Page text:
September," said Bob Miller from the Defense Department.
Montgomery County, North Carolina
Friday, August 30, 2002
Bailey has had lots of thrilling moments in his musical career, singing with or
opening for the likes of Kenny Rogers, Kathy Mattea, the Oak Ridge Boys,
Alabama, Lee Greenwood and more.
someone who grew up listening to his dad’s Limeliter and New Christy Minstrels
albums, getting to sing Glenn Yarbrough’s parts with Limeliters in a Washington,
D.C. concert ranks near the top. But the biggest moment came in September 1997,
when John Denver, “the man who taught me how to sing a song,” invited him on
stage to trade verses to one of Denver’s signature songs, “Thank God I’m a
later, Denver was dead in a plane crash. Tentative plans to do more with his
idol died, along with the granny glassed, tousled blond American music icon.
Bailey, son of Troy residents Morgan and the late Gerri Bailey, has kept up his
ties with Denver’s band members and performed with them in a series of tribute
shows in Colorado and around the country, most often to the benefit of charities
such as the Cystic Fibrosis Foundation, National Dyslexia Foundation, and
4, he’s bringing a few friends, including two of Denver’s close associates, home
for a concert to benefit the Trinity Music Academy Scholarship Fund.
to come and play at home,” Bailey said. “And I love introducing friends I work
with to the people of Troy.” One of those friends is song
writer and musician Bill Danoff. Danoff and then partner Taffy Nivert cowrote
the song that would catapult Denver
to fame in the 1960s, “Take Me Home Country Roads.” Another of the duos’
efforts, “I Guess He’d Rather Be in Colorado,”
was recorded by Denver and became the Colorado theme song.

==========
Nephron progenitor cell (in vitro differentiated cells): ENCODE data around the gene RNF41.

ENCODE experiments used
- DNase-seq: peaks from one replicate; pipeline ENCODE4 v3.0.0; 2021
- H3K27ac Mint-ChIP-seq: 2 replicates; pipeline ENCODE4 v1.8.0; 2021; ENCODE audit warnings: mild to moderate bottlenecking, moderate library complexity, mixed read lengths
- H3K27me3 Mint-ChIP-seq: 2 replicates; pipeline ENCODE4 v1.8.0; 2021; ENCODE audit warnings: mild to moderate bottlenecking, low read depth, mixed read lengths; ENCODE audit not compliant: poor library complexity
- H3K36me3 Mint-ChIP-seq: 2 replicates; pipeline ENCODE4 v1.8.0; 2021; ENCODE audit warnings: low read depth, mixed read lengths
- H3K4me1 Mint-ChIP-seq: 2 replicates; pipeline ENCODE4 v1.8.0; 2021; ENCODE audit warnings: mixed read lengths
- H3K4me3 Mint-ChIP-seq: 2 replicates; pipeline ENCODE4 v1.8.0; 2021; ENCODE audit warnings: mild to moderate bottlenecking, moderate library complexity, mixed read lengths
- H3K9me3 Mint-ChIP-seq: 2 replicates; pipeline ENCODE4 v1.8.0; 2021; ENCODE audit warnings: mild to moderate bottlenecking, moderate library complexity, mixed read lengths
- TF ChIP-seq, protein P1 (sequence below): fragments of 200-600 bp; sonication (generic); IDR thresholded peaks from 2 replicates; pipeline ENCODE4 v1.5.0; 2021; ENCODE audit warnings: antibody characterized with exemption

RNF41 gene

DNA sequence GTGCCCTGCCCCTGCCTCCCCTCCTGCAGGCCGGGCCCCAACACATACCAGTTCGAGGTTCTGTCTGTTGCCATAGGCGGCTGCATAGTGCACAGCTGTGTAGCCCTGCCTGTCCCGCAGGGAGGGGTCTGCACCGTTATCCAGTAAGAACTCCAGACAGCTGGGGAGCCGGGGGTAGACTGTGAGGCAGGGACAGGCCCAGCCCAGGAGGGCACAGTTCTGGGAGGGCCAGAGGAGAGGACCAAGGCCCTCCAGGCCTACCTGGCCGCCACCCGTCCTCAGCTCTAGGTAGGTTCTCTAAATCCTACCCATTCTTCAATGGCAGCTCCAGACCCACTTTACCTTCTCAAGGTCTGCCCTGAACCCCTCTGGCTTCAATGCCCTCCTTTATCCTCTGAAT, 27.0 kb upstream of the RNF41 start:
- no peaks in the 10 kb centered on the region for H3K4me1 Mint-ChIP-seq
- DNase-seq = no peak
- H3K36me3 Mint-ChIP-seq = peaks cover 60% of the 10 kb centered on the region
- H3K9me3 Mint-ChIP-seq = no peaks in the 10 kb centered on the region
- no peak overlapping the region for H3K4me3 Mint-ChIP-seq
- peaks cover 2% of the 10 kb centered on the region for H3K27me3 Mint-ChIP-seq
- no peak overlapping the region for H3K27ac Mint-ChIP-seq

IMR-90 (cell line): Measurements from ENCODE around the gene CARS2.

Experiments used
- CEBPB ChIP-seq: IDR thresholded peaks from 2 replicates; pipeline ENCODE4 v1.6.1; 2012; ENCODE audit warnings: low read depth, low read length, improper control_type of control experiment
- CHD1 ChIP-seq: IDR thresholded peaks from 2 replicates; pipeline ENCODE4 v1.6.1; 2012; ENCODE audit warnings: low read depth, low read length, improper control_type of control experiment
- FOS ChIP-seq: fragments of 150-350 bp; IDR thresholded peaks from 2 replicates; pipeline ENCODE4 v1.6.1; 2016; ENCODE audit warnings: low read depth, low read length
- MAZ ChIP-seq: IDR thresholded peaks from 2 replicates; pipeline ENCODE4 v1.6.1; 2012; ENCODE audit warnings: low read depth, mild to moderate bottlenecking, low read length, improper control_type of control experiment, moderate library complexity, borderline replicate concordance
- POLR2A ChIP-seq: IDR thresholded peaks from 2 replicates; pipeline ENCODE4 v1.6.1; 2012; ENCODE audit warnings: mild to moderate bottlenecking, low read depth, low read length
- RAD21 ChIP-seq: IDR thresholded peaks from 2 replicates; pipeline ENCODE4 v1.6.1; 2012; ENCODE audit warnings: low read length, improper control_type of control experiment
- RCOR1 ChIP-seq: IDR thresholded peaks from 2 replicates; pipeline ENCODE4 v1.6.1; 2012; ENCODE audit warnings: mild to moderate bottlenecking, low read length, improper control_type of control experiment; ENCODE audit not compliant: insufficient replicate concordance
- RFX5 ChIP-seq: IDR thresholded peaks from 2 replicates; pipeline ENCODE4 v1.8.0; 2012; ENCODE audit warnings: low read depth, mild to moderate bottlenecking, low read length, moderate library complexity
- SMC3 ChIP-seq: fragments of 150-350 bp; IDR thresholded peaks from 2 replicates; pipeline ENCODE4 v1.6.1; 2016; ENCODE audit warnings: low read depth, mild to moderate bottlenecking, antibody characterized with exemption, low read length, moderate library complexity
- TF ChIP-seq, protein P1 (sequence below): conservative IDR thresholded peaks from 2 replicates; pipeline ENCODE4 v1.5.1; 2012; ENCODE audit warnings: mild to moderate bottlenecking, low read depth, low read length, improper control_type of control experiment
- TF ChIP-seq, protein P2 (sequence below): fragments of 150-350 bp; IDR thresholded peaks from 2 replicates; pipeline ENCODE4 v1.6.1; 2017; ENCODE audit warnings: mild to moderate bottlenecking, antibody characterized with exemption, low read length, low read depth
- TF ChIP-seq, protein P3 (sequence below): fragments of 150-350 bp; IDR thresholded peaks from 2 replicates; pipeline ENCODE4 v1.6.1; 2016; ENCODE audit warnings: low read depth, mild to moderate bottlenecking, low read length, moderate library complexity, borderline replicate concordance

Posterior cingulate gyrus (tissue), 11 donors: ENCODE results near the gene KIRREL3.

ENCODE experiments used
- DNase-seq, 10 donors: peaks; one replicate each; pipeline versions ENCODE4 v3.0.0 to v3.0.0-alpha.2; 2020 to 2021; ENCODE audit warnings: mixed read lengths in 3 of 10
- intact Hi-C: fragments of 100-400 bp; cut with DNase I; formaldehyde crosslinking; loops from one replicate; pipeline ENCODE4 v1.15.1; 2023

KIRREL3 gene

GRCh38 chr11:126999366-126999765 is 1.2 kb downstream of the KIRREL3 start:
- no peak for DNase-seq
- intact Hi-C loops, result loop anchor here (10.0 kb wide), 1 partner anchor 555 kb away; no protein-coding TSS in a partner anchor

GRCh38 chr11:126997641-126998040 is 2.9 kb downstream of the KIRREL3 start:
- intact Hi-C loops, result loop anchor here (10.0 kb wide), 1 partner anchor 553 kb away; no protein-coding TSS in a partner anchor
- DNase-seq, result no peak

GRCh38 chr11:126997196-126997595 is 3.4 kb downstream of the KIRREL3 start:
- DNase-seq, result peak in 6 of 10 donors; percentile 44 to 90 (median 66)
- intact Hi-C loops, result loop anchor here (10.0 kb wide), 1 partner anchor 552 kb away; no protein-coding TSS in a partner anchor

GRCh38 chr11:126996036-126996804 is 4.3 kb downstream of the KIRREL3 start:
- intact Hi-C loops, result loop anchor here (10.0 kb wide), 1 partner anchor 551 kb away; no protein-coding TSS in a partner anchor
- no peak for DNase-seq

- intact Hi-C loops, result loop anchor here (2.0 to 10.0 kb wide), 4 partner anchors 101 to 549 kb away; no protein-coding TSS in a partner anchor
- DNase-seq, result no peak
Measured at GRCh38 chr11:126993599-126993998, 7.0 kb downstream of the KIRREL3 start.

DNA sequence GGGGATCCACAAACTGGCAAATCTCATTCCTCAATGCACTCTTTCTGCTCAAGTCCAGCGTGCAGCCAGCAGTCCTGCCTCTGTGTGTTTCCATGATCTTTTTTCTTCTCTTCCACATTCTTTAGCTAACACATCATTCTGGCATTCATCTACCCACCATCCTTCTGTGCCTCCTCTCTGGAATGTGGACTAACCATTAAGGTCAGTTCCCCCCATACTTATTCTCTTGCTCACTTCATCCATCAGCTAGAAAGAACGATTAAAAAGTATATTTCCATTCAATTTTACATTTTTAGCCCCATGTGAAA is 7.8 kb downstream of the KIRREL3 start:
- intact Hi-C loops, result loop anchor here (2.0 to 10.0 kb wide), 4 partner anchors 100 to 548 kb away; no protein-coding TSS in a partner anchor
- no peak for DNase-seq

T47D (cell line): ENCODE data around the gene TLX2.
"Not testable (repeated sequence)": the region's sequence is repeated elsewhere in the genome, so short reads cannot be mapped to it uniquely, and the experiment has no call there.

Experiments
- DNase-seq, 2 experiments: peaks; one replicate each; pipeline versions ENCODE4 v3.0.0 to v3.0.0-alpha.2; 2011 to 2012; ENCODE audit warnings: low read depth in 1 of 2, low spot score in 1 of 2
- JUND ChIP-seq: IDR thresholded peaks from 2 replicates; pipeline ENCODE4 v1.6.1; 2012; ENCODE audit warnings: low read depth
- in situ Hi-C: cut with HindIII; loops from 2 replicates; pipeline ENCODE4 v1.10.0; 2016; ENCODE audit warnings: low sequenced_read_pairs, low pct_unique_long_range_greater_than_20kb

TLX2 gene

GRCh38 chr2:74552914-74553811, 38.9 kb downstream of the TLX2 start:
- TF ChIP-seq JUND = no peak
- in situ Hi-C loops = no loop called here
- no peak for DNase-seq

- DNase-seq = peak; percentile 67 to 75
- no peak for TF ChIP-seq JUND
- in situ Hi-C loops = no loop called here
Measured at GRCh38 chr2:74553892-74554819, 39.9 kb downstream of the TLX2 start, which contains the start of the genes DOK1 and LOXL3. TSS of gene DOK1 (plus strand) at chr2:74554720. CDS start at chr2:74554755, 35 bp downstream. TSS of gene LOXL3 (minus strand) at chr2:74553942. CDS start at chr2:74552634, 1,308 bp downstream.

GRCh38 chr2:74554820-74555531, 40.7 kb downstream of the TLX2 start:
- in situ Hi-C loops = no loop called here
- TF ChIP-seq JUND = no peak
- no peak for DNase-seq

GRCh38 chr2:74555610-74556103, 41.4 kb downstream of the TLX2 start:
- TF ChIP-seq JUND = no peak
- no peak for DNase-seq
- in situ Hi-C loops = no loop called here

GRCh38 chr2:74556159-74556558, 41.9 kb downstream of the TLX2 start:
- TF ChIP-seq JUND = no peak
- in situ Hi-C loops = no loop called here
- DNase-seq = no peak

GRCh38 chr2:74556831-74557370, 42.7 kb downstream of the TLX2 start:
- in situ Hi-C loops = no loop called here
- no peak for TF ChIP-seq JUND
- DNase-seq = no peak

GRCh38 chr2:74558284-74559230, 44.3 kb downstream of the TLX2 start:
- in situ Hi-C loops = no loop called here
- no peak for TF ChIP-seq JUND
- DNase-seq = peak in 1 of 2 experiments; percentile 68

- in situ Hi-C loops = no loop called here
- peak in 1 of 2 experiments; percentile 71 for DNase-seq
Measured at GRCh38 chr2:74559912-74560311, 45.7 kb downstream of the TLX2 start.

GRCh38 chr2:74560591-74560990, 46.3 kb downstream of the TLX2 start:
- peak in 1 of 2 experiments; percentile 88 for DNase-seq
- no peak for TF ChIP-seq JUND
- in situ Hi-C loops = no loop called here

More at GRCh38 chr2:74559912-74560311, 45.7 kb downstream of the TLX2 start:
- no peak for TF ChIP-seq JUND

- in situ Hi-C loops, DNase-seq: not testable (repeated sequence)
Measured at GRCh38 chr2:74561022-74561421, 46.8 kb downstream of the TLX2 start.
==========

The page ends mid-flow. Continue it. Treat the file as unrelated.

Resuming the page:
70s, Danoff was a major part of the Starland Vocal Band, and his song,
“Afternoon Delight,” won two Grammy Awards and a place in the Rock & Roll Hall
appearing in the October show is John Sommers, author of “Thank God I’m a
Country Boy.” Sommers, who also wrote “The River of Love,” said he doesn’t
consider himself a songwriter. “To me a songwriter is someone who’s continually
writing and I’ve never done that. I’ve just been incredibly fortunate with the
ones I’ve written.”
however, is a musician good enough to have played harmonica, fiddle, mandolin,
banjo and guitar with Denver’s
band in its heyday of the 1970s.
Danoff, Sommers has continued to be part of the Colorado and national music and
annual October Denver tribute concerts in Colorado.
coming home with Bailey are several members of The Hard Travelers, with whom he
has played for many years, and top Nashville
bluegrass musician Mark MacGlashan. “John Denver fan or not, it’s going to be a
great evening of music,” Bailey said, including plenty of John Denver material,
but also original music from Bailey and the other performers.
the concert a benefit for music scholarships is typical of Bailey and his
friends. “There has to be a reason to bring people together, and for the
performers it feels good to know we’re doing something for the community. And
they had all met mom, who was a big supporter of the academy,” he said.
lives with his wife and daughter in Maryland.
He was named Best Male Vocalist in the Traditional Folk category in the 1992
Washington Area Music Awards, sung the national anthem numerous times at
Baltimore Orioles and Washington Capitals home games, had his song “High Gear”
featured on NPR’s Car Talk program, and most recently received the 2002
Governor’s Citation for Maryland State Arts Council Individual Artist Award.
composed and performed soundtracks for two PBS specials, and co wrote the theme
for the Johns Hopkins Children’s Miracle Network telethon.
still a full-time musician, working in a variety of ways,” he said. One of the
most fulfilling ways is performing for groups and one on one in nursing homes
and Alzheimer units. From that experience he has recorded When I Dream, a
collection of songs he’s shared with patients. “I’ve got a church gig a couple
days a week, and the busy concert season is coming up,” he said. He also works
with school students on songwriting.